Happily waiting outdoors for longer than I would, those Parisians, babies in tow, would crowd into the space for the privilege of eating mango granola, savory pancakes, madeleines, or a sweet chocolate mousse.
See and be seen
I found out when I started going there regularly in September. One of Castel’s outposts is just around the corner from my children’s preschool, so for snack time, we pick up some tasty coquillages, or seashells, which are nothing more nor less than tiny madeleines, and we enjoy them in the local park, the Square des Saint Simoniens.
But we also see the after-school crowds of second- or third-generation Western and Northern Africans. The kids fill the basketball court/soccer field, and then there are also some rougher, older kids who speed through the park on their electric trottinettes, or scooters.
I always find it hard to know where me and my family fit in: we are bourgeois bohemians, I guess, but I’m also an immigrant!
Hi! I’m Allison, and I’m an Edutainer working in French food, culture, history, and art. If you’re a gastro-curious traveler or learner, I’m here to show you the A to Z of French food and culture!
Simply Natural Pastry
The higher prices belie Castel’s humble Breton origins: his grandparents were paysans (farmers) who made butter from their own cows. The cookbook I bought recently from one of his shops is called Pâtisserie Simplement Naturelle, or Simply Natural Pastry. And Castel definitely cultivates what he calls a “sincerité toute enfantine” or a child-like sincerity and simplicity.
One of each, please
The first time I stopped in at one of Castel’s bakeries was about a year ago: his newest shop in the rue Sorbier beckoned me in with its gorgeous old-fashioned tiles, and the desserts and sandwiches in the window looked so good I wanted to order one of each.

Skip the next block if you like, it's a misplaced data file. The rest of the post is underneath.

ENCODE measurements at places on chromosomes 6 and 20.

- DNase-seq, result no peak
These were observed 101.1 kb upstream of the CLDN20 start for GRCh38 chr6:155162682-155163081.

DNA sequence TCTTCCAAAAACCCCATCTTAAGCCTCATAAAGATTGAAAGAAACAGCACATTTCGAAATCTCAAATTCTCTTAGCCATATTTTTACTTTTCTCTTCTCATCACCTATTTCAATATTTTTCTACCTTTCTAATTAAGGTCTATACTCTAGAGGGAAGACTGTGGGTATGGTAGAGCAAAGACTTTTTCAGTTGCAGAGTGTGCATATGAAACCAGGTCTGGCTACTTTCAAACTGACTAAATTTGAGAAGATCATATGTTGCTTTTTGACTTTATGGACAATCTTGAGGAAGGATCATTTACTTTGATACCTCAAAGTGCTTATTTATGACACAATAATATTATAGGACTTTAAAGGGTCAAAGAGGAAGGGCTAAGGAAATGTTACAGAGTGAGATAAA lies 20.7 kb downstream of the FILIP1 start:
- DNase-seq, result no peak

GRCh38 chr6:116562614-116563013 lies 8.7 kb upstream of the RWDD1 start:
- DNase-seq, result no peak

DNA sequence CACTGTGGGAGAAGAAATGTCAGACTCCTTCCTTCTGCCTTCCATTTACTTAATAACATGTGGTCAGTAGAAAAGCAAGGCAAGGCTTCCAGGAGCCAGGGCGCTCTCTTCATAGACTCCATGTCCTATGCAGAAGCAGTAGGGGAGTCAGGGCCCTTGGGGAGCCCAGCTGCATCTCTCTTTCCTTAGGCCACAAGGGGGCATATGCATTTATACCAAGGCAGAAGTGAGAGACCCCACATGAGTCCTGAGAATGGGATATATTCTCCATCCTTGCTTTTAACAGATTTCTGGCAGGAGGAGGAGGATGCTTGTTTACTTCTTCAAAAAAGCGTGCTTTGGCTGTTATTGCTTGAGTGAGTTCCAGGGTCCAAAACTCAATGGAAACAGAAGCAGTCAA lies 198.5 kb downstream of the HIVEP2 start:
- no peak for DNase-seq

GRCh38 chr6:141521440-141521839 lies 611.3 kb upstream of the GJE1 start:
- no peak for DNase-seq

Grandma’s Chocolate Mousse
This recipe is definitely “regressive” so if you’re serving kids at the table, they’ll love this! Even my adult friends, who claim to only love dark chocolate mousse, ended up licking the inside of the ramekin. It really did take them back in time to their childhood sweet mousse-eating days.
Note: This recipe uses raw eggs, so please make sure to buy the freshest eggs available to you.
- ½ cup (120 g) heavy cream
- 6 ounces (170 g) good-quality chocolate, 64% cocoa content, chopped
- 4 very fresh large eggs, separated
- 2½ tablespoons (30 g) sugar
how to make it:
- Bring the heavy cream to the boil in a medium saucepan. Off the heat, add the chocolate pieces and stir with a wooden spoon or spatula, working from the middle and stirring in the same direction. Gradually incorporate the chocolate on the edges, and keep stirring until all the chocolate is melted.
- In a stand mixer, or using a hand mixer, whip the egg whites, while gradually incorporating the sugar, to medium peaks (not too stiff: when you bring the whip up from the whites, you should have a bec d’oiseau or “bird’s beak”).
- Add the egg yolks to the cream-chocolate mix and stir well. Transfer this mixture to a large bowl, then delicately and gently fold in the egg whites just until the whites have disappeared.
- Turn the mixture into a large serving bowl, or into 6-8 individual ramekins, and refrigerate for at least two hours.
serves 6 to 8
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